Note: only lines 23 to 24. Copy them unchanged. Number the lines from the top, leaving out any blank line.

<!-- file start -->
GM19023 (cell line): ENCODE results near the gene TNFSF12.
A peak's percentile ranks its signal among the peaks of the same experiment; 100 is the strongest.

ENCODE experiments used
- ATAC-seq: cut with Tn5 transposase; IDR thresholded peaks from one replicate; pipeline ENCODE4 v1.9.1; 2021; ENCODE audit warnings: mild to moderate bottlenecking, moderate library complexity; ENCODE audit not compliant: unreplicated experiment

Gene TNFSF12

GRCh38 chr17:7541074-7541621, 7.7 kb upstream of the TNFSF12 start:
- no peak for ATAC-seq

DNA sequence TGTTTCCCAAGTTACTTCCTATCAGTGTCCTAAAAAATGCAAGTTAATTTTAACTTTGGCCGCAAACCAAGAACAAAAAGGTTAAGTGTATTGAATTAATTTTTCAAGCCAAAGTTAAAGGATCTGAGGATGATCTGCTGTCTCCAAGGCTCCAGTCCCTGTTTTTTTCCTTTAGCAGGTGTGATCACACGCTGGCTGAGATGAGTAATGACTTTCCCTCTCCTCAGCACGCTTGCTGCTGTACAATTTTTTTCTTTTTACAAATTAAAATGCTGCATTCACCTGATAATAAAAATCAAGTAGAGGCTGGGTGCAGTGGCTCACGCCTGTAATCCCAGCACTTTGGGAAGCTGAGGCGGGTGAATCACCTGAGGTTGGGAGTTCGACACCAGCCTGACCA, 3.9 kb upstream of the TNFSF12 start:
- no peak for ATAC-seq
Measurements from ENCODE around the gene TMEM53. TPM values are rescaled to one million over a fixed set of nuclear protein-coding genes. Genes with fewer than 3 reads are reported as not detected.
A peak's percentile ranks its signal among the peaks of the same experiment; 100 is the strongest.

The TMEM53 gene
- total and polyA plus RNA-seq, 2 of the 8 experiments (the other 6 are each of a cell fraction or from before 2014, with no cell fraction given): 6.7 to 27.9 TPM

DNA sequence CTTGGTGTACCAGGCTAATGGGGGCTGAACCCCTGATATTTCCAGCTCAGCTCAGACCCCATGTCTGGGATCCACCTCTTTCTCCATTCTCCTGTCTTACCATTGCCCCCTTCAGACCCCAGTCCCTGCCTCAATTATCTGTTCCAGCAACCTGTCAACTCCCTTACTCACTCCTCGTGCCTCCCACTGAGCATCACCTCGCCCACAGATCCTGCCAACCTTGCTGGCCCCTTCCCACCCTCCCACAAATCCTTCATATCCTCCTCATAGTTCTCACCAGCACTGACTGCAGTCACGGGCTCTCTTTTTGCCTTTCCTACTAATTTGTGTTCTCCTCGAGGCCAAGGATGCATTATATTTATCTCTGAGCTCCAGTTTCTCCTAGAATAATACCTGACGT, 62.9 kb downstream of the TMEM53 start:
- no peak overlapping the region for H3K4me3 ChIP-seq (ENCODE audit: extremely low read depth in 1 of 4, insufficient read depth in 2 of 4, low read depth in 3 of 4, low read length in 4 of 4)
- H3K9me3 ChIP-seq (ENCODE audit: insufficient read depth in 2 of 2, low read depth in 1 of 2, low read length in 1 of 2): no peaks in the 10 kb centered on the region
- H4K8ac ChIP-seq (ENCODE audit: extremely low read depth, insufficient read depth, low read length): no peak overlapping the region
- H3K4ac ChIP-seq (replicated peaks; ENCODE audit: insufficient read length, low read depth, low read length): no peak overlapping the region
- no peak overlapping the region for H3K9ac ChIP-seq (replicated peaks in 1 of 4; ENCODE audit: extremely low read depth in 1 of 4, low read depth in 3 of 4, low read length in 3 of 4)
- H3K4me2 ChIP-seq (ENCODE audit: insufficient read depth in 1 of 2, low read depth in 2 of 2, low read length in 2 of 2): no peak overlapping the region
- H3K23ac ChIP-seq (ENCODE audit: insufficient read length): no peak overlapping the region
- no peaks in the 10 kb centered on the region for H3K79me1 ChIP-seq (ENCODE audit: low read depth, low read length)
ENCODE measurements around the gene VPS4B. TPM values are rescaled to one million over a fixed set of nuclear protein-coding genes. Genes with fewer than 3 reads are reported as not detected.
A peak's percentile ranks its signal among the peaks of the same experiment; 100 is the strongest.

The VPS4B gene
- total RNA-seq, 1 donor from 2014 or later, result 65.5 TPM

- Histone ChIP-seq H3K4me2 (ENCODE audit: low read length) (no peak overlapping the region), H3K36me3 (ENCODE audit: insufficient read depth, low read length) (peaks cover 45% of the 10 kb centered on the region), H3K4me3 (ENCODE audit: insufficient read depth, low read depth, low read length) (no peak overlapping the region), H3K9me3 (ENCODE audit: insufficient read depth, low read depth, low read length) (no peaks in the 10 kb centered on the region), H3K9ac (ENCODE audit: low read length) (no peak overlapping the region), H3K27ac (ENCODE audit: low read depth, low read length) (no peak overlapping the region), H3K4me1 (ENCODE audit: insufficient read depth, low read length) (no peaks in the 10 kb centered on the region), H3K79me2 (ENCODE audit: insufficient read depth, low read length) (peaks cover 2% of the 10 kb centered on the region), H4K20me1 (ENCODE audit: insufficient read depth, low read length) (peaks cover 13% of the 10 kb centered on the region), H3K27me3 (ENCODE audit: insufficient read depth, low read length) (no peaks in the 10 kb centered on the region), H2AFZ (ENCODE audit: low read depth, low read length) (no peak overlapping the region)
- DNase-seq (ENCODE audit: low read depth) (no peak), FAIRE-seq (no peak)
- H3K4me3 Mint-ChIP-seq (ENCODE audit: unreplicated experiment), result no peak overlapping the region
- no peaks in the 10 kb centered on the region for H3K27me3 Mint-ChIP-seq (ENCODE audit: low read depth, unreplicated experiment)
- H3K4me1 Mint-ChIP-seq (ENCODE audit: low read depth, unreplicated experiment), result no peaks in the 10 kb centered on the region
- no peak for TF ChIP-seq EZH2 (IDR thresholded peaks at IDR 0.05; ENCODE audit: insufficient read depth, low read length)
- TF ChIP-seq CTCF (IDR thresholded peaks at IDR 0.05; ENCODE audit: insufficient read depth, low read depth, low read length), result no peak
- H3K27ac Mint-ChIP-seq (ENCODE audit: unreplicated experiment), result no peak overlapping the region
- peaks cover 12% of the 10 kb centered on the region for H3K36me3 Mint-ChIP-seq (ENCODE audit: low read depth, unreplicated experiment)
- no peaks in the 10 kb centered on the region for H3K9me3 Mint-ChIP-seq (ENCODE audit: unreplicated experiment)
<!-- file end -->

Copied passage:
ENCODE measurements around the gene VPS4B. TPM values are rescaled to one million over a fixed set of nuclear protein-coding genes. Genes with fewer than 3 reads are reported as not detected.
A peak's percentile ranks its signal among the peaks of the same experiment; 100 is the strongest.